Court Gives Canadians More Time To Fight Copyright Troll Voltage
from the one-step-at-a-time dept
There has been a considerable amount of debate as to whether Canadian ISP TekSavvy should be doing more to protect its customer info from Voltage, the well-known copyright troll that is seeking subscriber information on thousands of IP addresses that allegedly shared infringing movies over BitTorrent. Though TekSavvy is still not directly opposing the motion, today it fought hard for an adjournment to give CIPPIC, a public interest group, time to request intervener status in the case. According to live tweets from some people covering the hearing, that adjournment was granted shortly after noon today.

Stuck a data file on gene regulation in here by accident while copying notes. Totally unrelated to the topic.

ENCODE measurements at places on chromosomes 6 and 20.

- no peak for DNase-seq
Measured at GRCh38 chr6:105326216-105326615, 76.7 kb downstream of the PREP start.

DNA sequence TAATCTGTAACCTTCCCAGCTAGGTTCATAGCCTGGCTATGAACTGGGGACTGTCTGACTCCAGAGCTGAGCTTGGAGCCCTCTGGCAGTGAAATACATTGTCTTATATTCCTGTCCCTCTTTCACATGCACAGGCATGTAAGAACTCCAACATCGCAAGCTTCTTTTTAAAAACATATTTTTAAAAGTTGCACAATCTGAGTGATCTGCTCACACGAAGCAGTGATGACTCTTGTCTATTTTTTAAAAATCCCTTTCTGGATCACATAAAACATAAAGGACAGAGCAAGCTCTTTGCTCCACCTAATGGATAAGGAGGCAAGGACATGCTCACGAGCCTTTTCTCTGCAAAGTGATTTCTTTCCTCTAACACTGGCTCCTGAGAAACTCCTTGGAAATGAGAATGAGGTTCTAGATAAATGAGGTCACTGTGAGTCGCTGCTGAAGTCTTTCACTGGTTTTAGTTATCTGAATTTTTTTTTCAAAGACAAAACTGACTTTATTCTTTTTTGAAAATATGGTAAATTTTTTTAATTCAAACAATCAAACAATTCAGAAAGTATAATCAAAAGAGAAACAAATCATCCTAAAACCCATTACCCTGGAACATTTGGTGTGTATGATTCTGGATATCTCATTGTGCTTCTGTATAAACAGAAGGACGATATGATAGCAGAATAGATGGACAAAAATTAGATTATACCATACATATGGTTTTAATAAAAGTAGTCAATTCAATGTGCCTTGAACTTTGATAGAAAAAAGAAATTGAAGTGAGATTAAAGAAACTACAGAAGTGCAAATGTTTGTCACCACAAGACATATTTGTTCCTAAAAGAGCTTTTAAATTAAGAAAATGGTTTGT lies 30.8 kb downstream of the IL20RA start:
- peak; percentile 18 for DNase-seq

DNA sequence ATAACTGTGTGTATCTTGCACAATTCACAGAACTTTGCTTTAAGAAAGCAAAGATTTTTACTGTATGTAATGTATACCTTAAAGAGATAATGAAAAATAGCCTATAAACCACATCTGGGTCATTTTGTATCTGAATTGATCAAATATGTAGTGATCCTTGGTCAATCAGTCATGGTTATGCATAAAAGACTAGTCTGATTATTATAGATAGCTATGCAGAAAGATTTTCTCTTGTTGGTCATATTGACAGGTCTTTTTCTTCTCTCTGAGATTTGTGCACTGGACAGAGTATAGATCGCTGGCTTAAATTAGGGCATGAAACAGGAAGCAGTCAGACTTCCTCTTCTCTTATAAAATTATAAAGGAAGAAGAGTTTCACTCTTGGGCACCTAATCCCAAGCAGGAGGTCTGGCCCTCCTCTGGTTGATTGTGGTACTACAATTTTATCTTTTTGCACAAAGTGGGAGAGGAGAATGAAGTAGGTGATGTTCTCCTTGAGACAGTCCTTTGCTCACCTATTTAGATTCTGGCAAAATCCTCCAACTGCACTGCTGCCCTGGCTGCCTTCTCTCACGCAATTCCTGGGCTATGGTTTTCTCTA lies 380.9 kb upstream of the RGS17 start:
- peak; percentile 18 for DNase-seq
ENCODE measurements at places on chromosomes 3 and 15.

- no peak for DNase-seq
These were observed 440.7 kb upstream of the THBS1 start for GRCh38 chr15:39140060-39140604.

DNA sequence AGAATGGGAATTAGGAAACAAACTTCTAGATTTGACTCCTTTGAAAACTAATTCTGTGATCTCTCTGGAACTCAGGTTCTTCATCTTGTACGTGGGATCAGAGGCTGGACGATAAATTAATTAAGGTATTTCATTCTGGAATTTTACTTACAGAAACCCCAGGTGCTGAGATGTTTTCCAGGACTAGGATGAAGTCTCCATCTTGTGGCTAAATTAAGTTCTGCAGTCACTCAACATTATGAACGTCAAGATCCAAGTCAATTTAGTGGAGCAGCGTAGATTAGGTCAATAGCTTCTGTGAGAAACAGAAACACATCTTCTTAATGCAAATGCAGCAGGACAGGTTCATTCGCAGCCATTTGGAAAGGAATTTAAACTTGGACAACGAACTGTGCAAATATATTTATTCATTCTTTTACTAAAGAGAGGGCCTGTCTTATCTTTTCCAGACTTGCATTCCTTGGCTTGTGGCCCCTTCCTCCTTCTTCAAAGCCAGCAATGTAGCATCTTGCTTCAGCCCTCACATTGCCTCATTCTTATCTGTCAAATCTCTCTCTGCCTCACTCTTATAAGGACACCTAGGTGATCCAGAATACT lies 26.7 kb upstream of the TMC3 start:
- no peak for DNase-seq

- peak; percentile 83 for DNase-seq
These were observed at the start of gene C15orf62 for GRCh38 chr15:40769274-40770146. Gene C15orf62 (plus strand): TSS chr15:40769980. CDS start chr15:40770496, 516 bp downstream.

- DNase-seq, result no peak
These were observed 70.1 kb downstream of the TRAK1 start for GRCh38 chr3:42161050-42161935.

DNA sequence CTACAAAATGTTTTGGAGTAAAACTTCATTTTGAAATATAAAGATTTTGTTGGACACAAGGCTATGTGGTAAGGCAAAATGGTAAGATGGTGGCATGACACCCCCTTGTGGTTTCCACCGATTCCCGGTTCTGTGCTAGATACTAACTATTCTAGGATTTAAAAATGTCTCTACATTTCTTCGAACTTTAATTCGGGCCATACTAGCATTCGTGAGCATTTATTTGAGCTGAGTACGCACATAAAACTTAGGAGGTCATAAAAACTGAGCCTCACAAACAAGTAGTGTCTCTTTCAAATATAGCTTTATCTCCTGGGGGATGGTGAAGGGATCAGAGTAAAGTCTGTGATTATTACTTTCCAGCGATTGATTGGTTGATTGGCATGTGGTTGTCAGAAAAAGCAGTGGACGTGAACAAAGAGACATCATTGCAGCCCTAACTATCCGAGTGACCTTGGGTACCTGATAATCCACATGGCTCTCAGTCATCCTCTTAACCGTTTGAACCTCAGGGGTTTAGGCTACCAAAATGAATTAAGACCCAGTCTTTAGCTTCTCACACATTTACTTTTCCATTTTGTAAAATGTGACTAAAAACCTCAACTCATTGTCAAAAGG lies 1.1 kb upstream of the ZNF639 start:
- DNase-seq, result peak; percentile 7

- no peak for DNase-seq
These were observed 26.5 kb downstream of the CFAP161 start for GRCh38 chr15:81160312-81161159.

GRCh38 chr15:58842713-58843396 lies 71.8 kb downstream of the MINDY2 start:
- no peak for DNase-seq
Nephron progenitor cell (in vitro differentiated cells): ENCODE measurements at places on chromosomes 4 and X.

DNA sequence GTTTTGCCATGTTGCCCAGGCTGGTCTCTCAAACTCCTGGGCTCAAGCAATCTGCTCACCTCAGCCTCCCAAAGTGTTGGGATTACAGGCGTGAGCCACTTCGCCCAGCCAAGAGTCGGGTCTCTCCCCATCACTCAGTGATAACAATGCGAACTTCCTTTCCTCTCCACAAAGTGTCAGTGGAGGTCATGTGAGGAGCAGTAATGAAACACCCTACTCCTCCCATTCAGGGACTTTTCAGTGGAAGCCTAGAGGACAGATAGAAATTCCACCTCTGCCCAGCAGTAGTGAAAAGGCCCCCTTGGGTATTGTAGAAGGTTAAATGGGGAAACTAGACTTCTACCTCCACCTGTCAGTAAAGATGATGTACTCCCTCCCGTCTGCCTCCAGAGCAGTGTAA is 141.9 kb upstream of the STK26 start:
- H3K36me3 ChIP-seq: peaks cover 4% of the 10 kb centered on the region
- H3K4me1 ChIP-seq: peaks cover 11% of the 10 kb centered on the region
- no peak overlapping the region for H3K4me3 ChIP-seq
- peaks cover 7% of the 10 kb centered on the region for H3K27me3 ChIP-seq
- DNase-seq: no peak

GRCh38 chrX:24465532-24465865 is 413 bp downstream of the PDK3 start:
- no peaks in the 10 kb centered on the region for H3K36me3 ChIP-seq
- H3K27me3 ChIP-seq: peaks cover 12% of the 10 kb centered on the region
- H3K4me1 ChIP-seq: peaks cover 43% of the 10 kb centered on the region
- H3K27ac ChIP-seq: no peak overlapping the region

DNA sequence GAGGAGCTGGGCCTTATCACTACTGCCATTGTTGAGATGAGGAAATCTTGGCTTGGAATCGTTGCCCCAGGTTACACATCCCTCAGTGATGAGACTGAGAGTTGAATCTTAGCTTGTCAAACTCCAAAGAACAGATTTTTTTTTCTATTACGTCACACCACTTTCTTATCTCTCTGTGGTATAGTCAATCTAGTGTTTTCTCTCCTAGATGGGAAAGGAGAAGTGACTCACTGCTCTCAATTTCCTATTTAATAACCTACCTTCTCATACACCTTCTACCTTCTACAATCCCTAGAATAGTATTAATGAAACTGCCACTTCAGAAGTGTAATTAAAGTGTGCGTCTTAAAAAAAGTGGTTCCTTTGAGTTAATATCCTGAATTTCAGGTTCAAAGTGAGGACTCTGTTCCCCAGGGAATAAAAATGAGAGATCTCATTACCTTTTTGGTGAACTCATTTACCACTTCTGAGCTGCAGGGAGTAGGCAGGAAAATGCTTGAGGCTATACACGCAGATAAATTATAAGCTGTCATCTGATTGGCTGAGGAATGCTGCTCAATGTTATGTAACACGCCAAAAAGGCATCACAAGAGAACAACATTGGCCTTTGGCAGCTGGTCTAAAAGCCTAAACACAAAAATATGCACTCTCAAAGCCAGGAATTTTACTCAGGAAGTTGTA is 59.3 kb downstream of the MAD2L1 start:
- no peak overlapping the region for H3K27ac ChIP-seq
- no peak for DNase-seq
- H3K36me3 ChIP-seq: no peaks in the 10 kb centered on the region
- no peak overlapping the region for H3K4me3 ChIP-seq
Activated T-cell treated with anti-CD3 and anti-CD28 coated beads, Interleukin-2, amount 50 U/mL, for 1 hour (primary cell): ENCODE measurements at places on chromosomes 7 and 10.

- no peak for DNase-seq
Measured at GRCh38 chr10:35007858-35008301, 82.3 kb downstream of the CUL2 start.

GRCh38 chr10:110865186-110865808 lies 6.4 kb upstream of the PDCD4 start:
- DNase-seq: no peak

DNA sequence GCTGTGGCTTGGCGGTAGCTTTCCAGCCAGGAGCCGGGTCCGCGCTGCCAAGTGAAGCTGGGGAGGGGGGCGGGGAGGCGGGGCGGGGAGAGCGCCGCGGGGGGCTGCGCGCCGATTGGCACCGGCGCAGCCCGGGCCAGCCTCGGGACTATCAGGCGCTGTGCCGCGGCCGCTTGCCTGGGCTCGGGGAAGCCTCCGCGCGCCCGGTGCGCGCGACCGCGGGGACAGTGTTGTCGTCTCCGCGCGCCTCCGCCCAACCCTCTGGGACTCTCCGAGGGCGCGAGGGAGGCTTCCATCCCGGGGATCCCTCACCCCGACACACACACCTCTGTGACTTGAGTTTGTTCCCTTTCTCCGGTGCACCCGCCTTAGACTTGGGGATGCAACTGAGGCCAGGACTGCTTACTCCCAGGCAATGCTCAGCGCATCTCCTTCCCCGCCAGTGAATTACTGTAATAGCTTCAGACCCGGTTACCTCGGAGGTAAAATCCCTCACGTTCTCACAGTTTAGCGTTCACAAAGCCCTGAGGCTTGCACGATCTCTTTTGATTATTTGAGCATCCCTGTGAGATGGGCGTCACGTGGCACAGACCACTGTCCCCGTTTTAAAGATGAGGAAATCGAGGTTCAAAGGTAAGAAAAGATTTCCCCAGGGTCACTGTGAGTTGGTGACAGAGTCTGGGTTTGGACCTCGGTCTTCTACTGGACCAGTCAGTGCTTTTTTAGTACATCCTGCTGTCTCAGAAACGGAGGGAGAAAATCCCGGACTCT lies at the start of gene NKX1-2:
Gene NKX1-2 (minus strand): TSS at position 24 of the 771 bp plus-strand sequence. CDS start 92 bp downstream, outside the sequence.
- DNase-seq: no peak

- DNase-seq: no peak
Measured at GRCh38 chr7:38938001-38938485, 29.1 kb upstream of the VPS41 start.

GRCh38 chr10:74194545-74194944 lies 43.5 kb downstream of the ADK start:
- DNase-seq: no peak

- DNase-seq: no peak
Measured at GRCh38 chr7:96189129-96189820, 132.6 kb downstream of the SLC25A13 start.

While there is still a significant question as to whether TekSavvy should be taking a more direct role (as well as some pushback on that idea), today's events represent a victory for TekSavvy's customers, who now have someone (CIPPIC) taking up their cause, or at least trying to.
It also looks like the judge understands the complexity, and the gravity, of the situation. Apparently the judge has been asking questions about the specifics of what an IP address represents, the impact of Canada's new copyright legislation, and the overall implications of the case. The judge also suggested that this will not be resolved in a single day.
This case still has a long way to go, but it looks like we may be headed towards a full-scale test case for copyright trolling practices in Canada, with a judge who seeks a clear understanding of the issues at play. That, for now, is a good place to be.